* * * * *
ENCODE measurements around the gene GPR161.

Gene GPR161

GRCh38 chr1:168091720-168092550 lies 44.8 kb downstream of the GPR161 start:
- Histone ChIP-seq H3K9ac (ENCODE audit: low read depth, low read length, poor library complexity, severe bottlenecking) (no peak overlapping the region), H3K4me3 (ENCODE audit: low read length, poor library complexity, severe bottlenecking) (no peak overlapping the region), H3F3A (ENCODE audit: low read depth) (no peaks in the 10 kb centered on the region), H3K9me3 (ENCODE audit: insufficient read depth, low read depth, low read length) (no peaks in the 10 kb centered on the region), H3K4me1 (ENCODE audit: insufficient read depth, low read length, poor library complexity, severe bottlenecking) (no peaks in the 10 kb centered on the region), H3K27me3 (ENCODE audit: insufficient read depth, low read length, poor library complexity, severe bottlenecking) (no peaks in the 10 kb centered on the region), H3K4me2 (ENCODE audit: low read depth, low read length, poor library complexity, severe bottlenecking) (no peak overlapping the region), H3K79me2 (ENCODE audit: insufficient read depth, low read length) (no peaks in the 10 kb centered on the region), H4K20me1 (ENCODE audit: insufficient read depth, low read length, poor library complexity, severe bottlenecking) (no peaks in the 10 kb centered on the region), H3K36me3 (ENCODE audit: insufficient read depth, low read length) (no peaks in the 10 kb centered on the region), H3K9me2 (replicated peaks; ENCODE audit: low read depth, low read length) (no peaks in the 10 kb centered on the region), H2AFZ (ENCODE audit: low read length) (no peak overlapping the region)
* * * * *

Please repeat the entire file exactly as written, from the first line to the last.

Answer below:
ENCODE measurements around the gene GPR161.

Gene GPR161

GRCh38 chr1:168091720-168092550 lies 44.8 kb downstream of the GPR161 start:
- Histone ChIP-seq H3K9ac (ENCODE audit: low read depth, low read length, poor library complexity, severe bottlenecking) (no peak overlapping the region), H3K4me3 (ENCODE audit: low read length, poor library complexity, severe bottlenecking) (no peak overlapping the region), H3F3A (ENCODE audit: low read depth) (no peaks in the 10 kb centered on the region), H3K9me3 (ENCODE audit: insufficient read depth, low read depth, low read length) (no peaks in the 10 kb centered on the region), H3K4me1 (ENCODE audit: insufficient read depth, low read length, poor library complexity, severe bottlenecking) (no peaks in the 10 kb centered on the region), H3K27me3 (ENCODE audit: insufficient read depth, low read length, poor library complexity, severe bottlenecking) (no peaks in the 10 kb centered on the region), H3K4me2 (ENCODE audit: low read depth, low read length, poor library complexity, severe bottlenecking) (no peak overlapping the region), H3K79me2 (ENCODE audit: insufficient read depth, low read length) (no peaks in the 10 kb centered on the region), H4K20me1 (ENCODE audit: insufficient read depth, low read length, poor library complexity, severe bottlenecking) (no peaks in the 10 kb centered on the region), H3K36me3 (ENCODE audit: insufficient read depth, low read length) (no peaks in the 10 kb centered on the region), H3K9me2 (replicated peaks; ENCODE audit: low read depth, low read length) (no peaks in the 10 kb centered on the region), H2AFZ (ENCODE audit: low read length) (no peak overlapping the region)